March Notes

See something and instantly go through, in your minds eye, how you would re-create it with watercolor and brushwork.

Notan means “dark/light”. The term refers to the harmony that results from the arrangement of dark and light spaces within the composition of a painting.

Attract the eye with white.

Everything is more interesting when you draw it.

Drawing is therapy.

Creative confidence is earned through practice.

Watercolor pencils have no time constraint. With watercolor paint, one must work quickly in some circumstances.

Start small. Over time, increase as the size of the sheets of paper that you paint on.

Changing paper size is always an interesting challenge.

The Elements of Design are Color/Value, Line, Shape, Texture, Form/Space, and Unity/Harmony.

Every image can be simplified. See the shapes rather than the details.

How much visual memory can you retain from only a few glances at the subject?

Seek progress over progression.

Drawing people: here’s the trick – about 6 months of 5 min life drawing poses! It’s the best training possible. Doing lots of 3-5 min poses keeps you learning at a good pace.

There isn’t really an ‘Undo’ option when using color.

Have a list of places where you plan to sketch and plan time in your day when you will be in that place.

Have a list of things you can concentrate on when sketching people — noses, eyes, ears, etc.

Sketch the place, add people later.

Trust what you see in front of you and draw it, over and over and over.

When used well, color can add a new level to a drawing.

During a quick sketch, it’s helpful to limit yourself to a few colors – perhaps even just one highlight color for areas of light.

Whether you are using white or colored paper, it’s useful to see the paper as one of the colors making up your drawing. You can experiment with different paper colors – they can bring out your white pastel highlights.

Painting, like any art, sport, or science, calls for commitment. Like a musician doing scales or an athlete in the gym, a painter needs to paint. Ideally, every day.

The goal is PRACTICE. Not perfection.

Develop sketching options such as quick (60 sec) line sketch vs monochrome vs full color. Sketching every day will help with this.

Take time — when doing a complex scene, such as a building —, to analyze it by doing quick warm up sketches and thumbnails. This will help you to understand the structure, rhythm, texture, context, etc.

An unfinished sketch will be better then an overworked one.

Masstone is the color when the pigment is applied full strength – as compared to when diluted.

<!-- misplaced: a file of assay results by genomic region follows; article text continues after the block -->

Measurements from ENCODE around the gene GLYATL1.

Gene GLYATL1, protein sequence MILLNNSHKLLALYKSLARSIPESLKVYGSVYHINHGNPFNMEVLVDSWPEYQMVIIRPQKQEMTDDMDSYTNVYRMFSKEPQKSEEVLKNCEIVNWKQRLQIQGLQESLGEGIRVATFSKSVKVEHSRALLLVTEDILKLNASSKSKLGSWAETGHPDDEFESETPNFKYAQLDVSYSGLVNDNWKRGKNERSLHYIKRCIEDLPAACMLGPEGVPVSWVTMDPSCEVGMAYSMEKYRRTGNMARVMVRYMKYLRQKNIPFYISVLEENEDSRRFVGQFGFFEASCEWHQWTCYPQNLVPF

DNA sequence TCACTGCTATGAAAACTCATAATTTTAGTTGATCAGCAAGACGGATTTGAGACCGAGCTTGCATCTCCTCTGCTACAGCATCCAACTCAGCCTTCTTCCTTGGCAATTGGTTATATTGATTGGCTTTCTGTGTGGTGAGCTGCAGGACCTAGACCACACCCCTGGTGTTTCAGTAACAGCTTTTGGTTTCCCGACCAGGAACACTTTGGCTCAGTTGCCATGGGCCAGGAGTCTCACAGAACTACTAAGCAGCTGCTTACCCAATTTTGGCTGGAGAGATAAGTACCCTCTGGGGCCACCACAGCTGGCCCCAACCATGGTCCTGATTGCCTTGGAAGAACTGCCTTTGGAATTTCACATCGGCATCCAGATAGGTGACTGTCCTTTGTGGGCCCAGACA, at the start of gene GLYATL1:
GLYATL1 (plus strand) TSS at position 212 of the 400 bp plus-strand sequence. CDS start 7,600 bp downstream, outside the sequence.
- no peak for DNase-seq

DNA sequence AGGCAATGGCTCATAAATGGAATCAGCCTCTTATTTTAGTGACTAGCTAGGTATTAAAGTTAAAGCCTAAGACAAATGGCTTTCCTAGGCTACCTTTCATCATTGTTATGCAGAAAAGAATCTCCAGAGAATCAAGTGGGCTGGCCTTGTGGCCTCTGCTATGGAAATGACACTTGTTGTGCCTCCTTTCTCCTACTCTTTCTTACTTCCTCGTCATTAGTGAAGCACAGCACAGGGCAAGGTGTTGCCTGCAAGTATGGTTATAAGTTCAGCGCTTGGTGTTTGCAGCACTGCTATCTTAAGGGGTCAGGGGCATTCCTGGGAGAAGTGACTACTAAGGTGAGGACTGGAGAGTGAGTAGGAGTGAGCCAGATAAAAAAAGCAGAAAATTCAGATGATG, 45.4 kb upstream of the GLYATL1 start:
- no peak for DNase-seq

Learn to stay focused on whay you are drawing.

Carry a small sketchbook everywhere – just pocket sized – and one pen or maybe a pen + brush pen. Minimizing your gear helps you jump-in whenever you see someone sketch-able.

Swap out any ‘lazy-time’ for drawing time.

Work up a list of crowded places to draw people – a park. the public library, a sporting event, a zoo, a museum.

Search out public performances (live music, theater rehearsal, a lecture, or a reading) – anywhere you have people on stage.

If you don’t want to do it live-on-location, cue up a you tube play-list, maybe sketch from movie.

Just draw.

You can often finish a person by combining a second passerby.
When you find yourself in front of something too difficult to draw comfortably – just go back to the basics.

If I can do it in ink, I can do it in color!

Just place color NEXT to color, and they will stitch together on their own.

The shape IS the drawing.

During life drawing sessions use spare time in the longer poses to go back and paint the faster sketches or to draw the other artists.

The Elements of Design are Color/Value, Line, Shape, Texture, Form/Space, and Unity/Harmony.

Make two drawings of the same thing at the same time.

Carry your sketchbook everywhere and pull it out whenever things get dull. Draw on the bus, in meetings, at lunch in the cafeteria, while the family is watching TV.

When I’m sketching something totally new, I just do a bunch of quick takes without thinking too much. It takes me a while to get a feel for my subject.

Each approach to art strengthens different muscles.

Sketch what attracts you.

Use 3 or 4 values tops.

Work FAST.

Omit 90 % of the detail.

Take your vacation on vacation with you.

Simplify complex images to simple shapes.

Always begin with the most distinctive features of the subject.

Light is the dominant factor in all landscape work.

Work fast, outlining shapes and building a complete sketch quickly. Do a slower, more detailed drawing afterward.

Morning shadows are long and lovely.

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